And if you're a man you're more at risk of premature death
Obesity and excess weight can shorten your life, according to the results of a new study.
Researchers also found that men are at a much higher risk of premature death than women, if they are overweight.
The study, carried out by a global consortium of researchers, pulled together data from 189 studies across five continents and involved 3.9 million people worldwide.
Researchers looked at body mass index (BMI), which is calculated by dividing a person's weight in kilograms by their height in metres squared.
This unit of measurement often comes under criticism as it doesn't take into account body composition. Muscle weights more than fat, so incredibly fit people may register in the overweight category despite having a very low percentage of body fat.
However, the results showed that participants with a normal BMI (18.5-25) had the lowest risk of dying before the age of 70. Men were found to have a 19% risk with women at 11%.
The risk of mortality increased significantly throughout the overweight range. For those who were moderately obese (BMI of 30-35) their risk of early death rose to 29.5% for men and 14.6% for women.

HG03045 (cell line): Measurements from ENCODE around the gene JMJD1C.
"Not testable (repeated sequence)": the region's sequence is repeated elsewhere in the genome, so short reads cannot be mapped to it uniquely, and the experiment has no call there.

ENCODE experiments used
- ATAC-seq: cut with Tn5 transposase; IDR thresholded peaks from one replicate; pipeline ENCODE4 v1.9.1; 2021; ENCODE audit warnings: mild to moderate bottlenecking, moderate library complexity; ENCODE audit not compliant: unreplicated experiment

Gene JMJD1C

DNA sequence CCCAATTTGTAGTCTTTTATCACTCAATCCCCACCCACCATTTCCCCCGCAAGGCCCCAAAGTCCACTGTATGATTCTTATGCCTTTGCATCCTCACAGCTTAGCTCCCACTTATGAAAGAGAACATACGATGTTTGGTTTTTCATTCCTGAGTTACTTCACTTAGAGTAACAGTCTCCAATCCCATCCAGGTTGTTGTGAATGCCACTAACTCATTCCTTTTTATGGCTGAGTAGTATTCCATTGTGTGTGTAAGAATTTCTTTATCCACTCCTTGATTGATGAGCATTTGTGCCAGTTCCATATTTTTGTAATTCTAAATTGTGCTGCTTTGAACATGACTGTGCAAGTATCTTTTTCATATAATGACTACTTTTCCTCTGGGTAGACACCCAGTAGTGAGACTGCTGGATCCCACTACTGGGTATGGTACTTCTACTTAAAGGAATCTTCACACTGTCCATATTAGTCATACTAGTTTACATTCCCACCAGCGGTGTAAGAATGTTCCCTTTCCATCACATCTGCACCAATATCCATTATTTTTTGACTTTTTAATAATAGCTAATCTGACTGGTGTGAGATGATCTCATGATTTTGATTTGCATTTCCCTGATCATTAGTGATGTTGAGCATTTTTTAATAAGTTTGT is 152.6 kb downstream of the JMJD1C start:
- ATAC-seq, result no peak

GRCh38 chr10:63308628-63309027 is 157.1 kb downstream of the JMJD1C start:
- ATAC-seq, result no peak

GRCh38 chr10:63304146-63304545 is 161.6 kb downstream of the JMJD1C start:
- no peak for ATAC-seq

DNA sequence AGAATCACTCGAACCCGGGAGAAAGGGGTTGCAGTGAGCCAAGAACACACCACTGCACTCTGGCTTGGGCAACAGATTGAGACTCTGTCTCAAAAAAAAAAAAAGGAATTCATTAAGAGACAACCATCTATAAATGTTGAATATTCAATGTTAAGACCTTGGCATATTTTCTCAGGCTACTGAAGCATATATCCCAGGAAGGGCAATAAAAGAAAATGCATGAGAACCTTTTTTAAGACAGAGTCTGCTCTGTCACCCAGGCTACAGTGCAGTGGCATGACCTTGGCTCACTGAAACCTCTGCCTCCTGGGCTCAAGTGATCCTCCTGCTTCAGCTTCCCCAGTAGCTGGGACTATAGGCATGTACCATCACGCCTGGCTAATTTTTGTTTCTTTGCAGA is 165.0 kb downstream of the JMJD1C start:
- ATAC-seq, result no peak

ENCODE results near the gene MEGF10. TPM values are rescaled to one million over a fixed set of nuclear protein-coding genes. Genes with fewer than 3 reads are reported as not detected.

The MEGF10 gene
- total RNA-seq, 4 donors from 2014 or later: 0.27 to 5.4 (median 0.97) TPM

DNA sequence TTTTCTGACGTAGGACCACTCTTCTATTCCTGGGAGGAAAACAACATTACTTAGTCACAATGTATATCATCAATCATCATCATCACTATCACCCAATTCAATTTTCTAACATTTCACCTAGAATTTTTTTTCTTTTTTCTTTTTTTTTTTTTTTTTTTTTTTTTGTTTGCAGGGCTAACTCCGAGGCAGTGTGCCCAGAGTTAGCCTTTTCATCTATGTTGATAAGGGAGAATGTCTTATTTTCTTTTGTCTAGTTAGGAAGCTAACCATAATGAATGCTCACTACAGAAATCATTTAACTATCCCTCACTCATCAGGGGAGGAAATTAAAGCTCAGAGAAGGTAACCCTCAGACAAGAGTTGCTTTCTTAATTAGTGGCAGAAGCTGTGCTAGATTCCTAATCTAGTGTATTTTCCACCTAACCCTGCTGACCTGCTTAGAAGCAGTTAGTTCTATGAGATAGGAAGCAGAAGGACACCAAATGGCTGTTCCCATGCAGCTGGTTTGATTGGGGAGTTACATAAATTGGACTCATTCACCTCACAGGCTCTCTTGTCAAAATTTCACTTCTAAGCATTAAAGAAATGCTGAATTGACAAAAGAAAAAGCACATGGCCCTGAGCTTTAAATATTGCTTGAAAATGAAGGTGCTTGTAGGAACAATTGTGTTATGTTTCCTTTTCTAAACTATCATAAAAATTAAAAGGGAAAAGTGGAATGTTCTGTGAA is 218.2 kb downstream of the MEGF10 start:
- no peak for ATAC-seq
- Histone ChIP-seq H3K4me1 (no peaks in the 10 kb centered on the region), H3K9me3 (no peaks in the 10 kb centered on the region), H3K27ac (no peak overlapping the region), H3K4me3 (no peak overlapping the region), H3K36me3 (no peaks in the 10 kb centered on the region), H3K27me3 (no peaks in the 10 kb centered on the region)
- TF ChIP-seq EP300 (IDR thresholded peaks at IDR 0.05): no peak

"On average, overweight people lose about one year of life expectancy, and moderately obese people lose about three years of life expectancy," said Emanuele Di Angelantonio from Cambridge University, who co-led the research.
“We also found that men who were obese were at much higher risk of premature death than obese women. This is consistent with previous observations that obese men have greater insulin resistance, liver fat levels and diabetes risk than women.”
The data also suggested that the risk of death increases at the other end of the spectrum, for people with lower body masses.